Within the annals of research related to cardiovascular disease, it has long been established that the risk factors for development of this disorder are numerous, complex, and interrelated. In addition to the substantial number of physiologic factors such as age, heredity, sedentary lifestyle, gender, hyperlipidemia, hypertension, smoking, diabetes, and diet already identified in the pathogenesis of cardiovascular disorders, an array of psychosocial factors has also been implicated in the psychogenesis of this often lethal process. Foremost among these affective coconspirators for cardiovascular disease is the multi-faceted entity characterized as a type A personality.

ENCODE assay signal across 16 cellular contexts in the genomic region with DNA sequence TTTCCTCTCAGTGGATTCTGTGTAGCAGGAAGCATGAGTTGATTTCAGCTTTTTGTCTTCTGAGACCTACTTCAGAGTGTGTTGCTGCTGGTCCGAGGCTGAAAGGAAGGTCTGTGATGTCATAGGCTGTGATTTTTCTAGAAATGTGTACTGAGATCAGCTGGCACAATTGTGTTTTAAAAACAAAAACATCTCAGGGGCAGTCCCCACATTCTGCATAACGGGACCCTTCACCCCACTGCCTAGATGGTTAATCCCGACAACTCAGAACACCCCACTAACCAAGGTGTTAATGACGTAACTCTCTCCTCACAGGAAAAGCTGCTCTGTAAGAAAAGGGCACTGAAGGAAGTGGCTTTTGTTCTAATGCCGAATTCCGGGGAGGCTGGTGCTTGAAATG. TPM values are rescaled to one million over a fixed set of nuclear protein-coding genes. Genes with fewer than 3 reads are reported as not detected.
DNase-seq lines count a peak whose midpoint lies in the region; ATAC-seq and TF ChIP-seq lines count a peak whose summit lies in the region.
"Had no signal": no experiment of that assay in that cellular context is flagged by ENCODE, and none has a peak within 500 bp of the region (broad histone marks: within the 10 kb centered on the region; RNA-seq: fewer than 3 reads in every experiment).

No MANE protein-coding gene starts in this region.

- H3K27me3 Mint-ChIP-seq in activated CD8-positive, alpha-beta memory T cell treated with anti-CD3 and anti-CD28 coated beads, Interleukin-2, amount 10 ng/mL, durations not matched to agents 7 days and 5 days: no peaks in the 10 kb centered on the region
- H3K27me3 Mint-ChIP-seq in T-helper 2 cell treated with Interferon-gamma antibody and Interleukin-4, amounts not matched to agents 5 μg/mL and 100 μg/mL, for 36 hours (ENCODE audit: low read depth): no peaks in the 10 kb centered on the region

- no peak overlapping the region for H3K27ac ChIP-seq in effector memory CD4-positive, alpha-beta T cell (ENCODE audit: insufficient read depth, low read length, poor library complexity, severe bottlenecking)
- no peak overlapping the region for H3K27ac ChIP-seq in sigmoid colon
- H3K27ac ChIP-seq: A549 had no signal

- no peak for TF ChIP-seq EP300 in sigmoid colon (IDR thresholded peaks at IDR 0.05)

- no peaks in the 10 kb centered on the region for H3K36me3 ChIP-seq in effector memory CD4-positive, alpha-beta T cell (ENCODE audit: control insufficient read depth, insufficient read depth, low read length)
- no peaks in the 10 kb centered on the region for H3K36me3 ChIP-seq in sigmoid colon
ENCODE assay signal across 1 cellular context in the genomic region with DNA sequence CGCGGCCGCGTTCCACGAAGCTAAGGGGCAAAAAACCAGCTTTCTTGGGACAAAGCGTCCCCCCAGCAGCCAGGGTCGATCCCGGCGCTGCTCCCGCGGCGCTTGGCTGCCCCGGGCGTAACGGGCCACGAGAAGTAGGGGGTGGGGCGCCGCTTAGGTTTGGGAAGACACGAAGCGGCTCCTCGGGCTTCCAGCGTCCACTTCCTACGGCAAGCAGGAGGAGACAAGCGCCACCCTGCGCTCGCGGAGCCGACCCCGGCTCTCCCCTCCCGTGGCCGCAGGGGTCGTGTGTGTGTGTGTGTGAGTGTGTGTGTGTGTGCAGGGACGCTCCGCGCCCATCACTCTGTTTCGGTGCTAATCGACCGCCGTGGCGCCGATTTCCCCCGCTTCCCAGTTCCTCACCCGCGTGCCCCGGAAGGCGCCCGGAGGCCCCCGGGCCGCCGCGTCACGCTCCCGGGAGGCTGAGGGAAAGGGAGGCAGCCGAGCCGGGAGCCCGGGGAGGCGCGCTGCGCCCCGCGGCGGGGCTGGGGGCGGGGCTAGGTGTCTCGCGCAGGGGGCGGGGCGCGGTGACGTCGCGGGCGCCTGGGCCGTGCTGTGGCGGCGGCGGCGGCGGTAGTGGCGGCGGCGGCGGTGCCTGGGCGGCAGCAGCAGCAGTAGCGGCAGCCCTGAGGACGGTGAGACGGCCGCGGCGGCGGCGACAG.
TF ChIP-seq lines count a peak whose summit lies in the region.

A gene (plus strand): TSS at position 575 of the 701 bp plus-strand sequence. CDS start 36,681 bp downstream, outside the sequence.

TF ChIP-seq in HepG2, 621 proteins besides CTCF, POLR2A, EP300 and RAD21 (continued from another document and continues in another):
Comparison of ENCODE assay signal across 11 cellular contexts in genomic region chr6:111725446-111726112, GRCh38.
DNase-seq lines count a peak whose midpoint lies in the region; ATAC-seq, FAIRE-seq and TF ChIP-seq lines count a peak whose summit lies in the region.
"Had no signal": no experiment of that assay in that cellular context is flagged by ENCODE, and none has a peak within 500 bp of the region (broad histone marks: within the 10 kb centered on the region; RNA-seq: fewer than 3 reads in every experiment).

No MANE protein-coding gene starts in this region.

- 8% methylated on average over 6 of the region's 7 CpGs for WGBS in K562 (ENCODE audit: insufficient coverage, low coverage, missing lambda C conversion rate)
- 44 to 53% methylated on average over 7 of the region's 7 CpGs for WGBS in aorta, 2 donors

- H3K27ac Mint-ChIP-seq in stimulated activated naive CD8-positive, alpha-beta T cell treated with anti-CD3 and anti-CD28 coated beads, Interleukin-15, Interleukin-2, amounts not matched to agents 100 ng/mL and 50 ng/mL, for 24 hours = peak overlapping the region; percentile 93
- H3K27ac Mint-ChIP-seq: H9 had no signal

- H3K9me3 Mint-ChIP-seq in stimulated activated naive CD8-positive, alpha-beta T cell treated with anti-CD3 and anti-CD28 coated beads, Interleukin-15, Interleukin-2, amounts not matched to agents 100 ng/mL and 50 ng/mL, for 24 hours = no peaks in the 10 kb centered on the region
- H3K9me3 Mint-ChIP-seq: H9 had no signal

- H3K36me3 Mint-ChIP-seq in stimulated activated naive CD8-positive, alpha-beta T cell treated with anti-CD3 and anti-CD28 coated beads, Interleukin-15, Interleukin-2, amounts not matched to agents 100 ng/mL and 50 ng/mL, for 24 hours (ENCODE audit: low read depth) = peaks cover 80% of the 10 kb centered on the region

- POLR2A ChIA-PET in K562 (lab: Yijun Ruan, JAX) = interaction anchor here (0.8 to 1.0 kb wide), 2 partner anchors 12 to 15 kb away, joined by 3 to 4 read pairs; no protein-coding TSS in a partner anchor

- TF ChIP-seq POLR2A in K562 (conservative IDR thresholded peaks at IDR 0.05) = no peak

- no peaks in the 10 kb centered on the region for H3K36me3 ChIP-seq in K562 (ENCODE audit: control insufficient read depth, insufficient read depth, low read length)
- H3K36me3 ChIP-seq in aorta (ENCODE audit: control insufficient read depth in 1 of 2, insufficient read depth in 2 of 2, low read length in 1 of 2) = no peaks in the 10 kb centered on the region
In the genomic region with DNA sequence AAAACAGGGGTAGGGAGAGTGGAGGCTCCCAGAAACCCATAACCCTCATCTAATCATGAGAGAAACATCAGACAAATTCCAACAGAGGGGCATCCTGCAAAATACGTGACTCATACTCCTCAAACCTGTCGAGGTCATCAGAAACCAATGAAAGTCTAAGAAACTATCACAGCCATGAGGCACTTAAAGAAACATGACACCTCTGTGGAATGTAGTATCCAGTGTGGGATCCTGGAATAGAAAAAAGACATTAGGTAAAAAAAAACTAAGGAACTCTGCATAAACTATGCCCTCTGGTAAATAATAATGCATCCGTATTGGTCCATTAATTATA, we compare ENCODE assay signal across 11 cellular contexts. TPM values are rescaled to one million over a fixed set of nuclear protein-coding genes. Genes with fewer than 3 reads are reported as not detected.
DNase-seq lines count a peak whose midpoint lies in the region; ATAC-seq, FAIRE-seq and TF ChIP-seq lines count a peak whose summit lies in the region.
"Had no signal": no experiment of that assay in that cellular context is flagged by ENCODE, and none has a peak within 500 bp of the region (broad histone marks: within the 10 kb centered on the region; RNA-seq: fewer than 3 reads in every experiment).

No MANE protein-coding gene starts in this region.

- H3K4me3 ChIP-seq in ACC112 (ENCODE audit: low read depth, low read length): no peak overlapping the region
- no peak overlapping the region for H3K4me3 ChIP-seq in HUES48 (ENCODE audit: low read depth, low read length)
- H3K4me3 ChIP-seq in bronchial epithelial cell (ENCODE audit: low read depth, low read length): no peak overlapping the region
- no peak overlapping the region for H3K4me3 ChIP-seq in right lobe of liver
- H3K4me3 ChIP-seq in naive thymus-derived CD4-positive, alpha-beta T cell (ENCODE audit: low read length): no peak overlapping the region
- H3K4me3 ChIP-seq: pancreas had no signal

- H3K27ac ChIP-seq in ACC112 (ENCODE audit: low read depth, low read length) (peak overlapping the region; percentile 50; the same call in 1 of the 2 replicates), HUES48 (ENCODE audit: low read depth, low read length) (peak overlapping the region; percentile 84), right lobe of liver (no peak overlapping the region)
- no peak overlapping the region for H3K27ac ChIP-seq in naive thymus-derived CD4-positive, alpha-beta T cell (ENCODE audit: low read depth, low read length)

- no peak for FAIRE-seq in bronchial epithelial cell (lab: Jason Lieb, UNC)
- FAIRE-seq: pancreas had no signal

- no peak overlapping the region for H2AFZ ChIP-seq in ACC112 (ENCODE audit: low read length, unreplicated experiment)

Persons eligible for membership in this personality genre generally exhibit a familiar composite of behaviors that may include aggression, competitiveness, a strong need to excel, impatience, hard-driving, hostility, achievement-orientation, and quick to anger. Historically, these attributes have collectively been viewed as a recipe for cardiovascular disaster,...

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